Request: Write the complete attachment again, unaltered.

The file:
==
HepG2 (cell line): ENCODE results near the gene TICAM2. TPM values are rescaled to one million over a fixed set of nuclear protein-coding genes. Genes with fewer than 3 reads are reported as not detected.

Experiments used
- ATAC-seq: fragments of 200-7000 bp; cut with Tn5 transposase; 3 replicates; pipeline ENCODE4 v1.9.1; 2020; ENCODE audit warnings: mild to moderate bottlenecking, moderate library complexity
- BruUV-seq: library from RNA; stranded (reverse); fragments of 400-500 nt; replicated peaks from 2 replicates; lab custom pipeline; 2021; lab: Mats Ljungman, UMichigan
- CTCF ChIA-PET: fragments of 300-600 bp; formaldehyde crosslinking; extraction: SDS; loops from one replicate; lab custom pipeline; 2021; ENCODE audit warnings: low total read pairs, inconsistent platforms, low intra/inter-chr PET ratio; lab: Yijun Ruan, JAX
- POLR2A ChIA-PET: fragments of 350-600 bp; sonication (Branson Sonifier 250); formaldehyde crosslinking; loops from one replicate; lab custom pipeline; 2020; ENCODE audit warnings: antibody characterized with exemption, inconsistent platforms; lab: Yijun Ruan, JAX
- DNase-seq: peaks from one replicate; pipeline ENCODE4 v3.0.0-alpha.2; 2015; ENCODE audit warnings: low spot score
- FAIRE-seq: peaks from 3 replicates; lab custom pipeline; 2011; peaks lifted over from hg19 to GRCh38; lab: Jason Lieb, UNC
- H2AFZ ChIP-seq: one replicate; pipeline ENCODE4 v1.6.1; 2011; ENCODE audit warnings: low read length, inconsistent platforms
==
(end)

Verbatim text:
HepG2 (cell line): ENCODE results near the gene TICAM2. TPM values are rescaled to one million over a fixed set of nuclear protein-coding genes. Genes with fewer than 3 reads are reported as not detected.

Experiments used
- ATAC-seq: fragments of 200-7000 bp; cut with Tn5 transposase; 3 replicates; pipeline ENCODE4 v1.9.1; 2020; ENCODE audit warnings: mild to moderate bottlenecking, moderate library complexity
- BruUV-seq: library from RNA; stranded (reverse); fragments of 400-500 nt; replicated peaks from 2 replicates; lab custom pipeline; 2021; lab: Mats Ljungman, UMichigan
- CTCF ChIA-PET: fragments of 300-600 bp; formaldehyde crosslinking; extraction: SDS; loops from one replicate; lab custom pipeline; 2021; ENCODE audit warnings: low total read pairs, inconsistent platforms, low intra/inter-chr PET ratio; lab: Yijun Ruan, JAX
- POLR2A ChIA-PET: fragments of 350-600 bp; sonication (Branson Sonifier 250); formaldehyde crosslinking; loops from one replicate; lab custom pipeline; 2020; ENCODE audit warnings: antibody characterized with exemption, inconsistent platforms; lab: Yijun Ruan, JAX
- DNase-seq: peaks from one replicate; pipeline ENCODE4 v3.0.0-alpha.2; 2015; ENCODE audit warnings: low spot score
- FAIRE-seq: peaks from 3 replicates; lab custom pipeline; 2011; peaks lifted over from hg19 to GRCh38; lab: Jason Lieb, UNC
- H2AFZ ChIP-seq: one replicate; pipeline ENCODE4 v1.6.1; 2011; ENCODE audit warnings: low read length, inconsistent platforms